While some Nairobians use their bicycles as their main way of getting around the city, many others have adopted cycling for leisure.
The culture has experienced a surge in popularity in recent months, with cycling hang-outs and meet-ups suddenly cropping up everywhere.
A notable hallmark of the growing movement is the emergence of estate and city-wide cycling groups. The creation of these groups is informed partly by safety challenges cyclists in the city have long had to contend with.
As kenyagist.com established from conversations with a number of cyclists in Nairobi, theft of their bikes has been a long-standing issue.
Aisha, an official of the Bikers’ Group in Nyayo Highrise estate, listed vandalism and theft as some of the biggest obstacles to the growth of cycling culture in Kenya.
“Even if you master how to cycle on all the Nairobi roads, it is not practical for many to use bicycles in their day to day because they are worried that the bikes will be stolen.
“In most cases the thieves break through bike locks, and we have had several such cases. So you find that most people are unwilling to go with their bikes to the CBD for example unless they take the bike inside a building,” she stated.
She claimed that the situation was worse in residential estates where cyclists paid less attention to locking their bikes assuming that they were in a safe environment.
“This year in Highrise alone I know of at least six cases of stolen bikes. I think only two belonged to kids. They are usually taken and sold far away from here that you can’t track them down,” she stated.
Aisha further claimed that police were sluggish in their response to such cases, noting that stolen bicycles were rarely ever found.
Nairobi Police Boss Rashid Yakub was yet to respond to queries from kenyagist.com on what was being done to protect cyclists.
Emma*, an ardent cyclist in Lang’ata, Nairobi stated that the fear had inspired the formation of cycling groups.
“One of the big reasons these groups exist is to do safety trainings, so we are seeing a lot more of that. Also when you ride in a large group it is very difficult for thugs to single you out,” she stated.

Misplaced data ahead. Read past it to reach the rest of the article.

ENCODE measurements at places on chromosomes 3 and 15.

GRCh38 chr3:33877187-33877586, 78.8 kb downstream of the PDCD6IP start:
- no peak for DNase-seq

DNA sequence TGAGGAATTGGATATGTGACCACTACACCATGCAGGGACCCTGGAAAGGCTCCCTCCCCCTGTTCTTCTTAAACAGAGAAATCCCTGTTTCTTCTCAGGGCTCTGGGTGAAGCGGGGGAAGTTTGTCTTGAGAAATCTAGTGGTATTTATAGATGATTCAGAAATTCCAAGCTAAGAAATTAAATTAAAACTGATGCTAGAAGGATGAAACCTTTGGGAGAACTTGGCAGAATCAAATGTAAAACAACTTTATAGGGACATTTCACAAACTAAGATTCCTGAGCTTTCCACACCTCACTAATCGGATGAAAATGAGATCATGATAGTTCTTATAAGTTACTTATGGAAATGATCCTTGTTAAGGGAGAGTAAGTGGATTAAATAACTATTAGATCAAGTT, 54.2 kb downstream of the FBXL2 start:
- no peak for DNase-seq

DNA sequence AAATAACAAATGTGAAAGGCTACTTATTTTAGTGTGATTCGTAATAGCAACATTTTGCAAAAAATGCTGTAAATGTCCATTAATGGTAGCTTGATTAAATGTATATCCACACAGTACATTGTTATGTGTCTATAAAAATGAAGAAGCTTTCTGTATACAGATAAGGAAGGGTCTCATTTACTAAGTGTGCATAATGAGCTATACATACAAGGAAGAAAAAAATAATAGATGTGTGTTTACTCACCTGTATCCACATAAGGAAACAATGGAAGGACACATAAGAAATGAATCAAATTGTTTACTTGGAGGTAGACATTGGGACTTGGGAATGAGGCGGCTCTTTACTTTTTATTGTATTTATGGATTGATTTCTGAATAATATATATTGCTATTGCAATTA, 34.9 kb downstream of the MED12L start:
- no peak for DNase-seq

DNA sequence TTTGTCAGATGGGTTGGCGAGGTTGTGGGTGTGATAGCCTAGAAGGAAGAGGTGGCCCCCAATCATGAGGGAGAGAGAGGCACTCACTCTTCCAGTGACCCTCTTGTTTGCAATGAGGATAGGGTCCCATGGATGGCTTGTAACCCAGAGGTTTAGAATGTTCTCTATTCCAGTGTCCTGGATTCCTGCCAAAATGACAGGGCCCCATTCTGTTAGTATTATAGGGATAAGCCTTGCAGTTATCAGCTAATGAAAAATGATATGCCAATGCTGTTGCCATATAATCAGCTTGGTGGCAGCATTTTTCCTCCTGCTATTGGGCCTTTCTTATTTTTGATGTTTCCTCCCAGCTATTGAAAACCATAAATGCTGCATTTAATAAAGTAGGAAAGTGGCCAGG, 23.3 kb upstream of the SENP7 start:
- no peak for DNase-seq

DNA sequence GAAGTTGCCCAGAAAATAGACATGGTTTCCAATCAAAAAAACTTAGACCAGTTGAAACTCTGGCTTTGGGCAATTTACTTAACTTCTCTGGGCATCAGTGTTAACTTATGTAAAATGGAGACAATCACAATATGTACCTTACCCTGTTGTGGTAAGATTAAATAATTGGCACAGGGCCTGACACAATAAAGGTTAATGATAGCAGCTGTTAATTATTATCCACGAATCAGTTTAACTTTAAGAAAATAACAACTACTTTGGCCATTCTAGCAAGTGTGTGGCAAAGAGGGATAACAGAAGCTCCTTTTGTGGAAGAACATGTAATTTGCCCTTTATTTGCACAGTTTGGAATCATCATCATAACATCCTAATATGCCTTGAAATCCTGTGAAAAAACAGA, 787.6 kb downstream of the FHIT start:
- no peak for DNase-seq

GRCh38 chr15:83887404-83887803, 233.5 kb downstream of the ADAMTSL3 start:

Emma noted that the security situation was a major reason why bike-sharing applications were not practical in Kenya.
“I think we need to fix it if we are to grow. It is a fact that cycling is much better for the environment even in terms of Carbon emissions, but the idea of a cycling-friendly Nairobi is still far off.
“We could be having people abandon their cars and share bikes spread across the city but you always hear fears on safety, and there is also a general lack of trust,” she observed.
Several groups have emerged, offering Nairobians the chance to take part in ride-alongs with other members of the cycling community.
Members are required to show up for rides in protective gear including helmets and reflective vests.
They offer training to residents of all ages on navigating the city roads on bicycles. Large rides with several people enhance the training and foster a sense of community.
At the same time, however, long-standing challenges including reckless drivers and lack of bicycle lanes continue to persist.
The Nairobi Metropolitan Services (NMS) rolled out works in July on several CBD streets to create lanes for cyclists and pedestrians.
It is part of a broader plan to de-congest the city by increasing the adoption of non-motorised transport.
Among the earmarked roads were Kenyatta Avenue, Wabera and Muindi Mbingu streets.